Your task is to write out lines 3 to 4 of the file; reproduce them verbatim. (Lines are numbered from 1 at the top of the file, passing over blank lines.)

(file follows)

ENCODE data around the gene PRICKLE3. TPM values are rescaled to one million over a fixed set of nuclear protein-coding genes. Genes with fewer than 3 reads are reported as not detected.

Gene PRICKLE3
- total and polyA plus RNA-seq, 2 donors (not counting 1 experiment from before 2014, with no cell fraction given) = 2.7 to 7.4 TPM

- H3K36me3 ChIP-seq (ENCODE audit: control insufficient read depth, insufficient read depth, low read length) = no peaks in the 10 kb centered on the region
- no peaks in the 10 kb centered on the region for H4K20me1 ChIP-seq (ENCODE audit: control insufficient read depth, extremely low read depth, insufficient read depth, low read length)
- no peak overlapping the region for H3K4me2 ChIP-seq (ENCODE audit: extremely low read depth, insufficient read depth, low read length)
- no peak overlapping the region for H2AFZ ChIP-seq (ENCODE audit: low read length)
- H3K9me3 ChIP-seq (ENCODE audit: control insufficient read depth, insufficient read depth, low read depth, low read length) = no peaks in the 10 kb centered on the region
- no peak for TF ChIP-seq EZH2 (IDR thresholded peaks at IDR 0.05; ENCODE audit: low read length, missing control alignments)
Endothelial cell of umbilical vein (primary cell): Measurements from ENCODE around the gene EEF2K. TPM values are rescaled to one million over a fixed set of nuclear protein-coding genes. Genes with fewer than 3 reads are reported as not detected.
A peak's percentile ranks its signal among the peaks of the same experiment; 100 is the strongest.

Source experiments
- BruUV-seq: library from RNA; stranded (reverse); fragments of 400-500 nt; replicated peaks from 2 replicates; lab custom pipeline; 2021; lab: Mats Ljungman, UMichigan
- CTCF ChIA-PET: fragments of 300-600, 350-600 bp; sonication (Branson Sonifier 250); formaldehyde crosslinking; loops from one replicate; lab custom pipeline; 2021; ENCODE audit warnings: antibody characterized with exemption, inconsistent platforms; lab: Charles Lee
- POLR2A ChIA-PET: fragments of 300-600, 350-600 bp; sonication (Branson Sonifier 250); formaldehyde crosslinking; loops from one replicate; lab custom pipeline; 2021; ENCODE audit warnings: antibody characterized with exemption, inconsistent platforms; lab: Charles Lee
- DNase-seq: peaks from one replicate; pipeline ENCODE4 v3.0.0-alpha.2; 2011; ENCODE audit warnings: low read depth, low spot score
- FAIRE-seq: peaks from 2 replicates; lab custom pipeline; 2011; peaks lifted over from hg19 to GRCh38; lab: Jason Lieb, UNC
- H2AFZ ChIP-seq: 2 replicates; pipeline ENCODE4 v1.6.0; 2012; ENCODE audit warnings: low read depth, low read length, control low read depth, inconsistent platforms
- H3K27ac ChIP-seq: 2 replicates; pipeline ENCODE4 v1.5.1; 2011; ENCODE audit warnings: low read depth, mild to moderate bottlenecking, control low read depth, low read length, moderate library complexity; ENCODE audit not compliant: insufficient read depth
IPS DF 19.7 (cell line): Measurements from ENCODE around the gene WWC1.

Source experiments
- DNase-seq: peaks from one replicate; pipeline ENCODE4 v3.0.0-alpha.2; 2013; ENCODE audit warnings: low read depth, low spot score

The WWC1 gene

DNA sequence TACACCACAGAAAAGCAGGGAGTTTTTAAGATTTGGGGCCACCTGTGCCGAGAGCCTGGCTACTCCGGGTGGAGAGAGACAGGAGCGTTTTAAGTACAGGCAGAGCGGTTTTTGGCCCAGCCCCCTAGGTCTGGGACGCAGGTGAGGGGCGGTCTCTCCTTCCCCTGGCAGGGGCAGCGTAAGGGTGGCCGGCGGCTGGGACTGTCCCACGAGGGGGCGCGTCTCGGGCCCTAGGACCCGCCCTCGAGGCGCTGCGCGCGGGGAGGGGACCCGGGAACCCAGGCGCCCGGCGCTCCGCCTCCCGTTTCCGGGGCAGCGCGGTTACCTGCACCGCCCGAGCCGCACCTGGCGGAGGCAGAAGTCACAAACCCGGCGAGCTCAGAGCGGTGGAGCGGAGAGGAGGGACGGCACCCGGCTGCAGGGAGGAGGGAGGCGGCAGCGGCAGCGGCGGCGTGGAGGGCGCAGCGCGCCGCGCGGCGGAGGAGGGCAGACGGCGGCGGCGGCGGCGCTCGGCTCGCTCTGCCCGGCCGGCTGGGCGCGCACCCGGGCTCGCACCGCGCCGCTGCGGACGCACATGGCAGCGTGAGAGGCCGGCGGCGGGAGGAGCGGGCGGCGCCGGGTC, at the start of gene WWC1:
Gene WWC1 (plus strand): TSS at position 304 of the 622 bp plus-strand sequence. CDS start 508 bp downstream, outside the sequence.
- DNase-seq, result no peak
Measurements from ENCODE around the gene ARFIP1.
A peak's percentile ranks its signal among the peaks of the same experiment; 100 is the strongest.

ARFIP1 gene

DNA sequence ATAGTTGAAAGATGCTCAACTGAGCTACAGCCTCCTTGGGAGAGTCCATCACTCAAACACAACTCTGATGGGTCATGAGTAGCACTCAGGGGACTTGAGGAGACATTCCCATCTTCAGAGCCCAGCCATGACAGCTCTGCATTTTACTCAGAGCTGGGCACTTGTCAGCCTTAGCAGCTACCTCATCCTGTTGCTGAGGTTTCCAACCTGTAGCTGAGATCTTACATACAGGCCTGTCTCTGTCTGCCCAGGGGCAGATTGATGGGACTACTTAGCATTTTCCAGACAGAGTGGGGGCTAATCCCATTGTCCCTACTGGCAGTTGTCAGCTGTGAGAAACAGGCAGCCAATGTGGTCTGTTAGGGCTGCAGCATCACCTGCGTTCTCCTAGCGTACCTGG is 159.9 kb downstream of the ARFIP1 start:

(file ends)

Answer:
- total and polyA plus RNA-seq, 2 donors (not counting 1 experiment from before 2014, with no cell fraction given) = 2.7 to 7.4 TPM

- H3K36me3 ChIP-seq (ENCODE audit: control insufficient read depth, insufficient read depth, low read length) = no peaks in the 10 kb centered on the region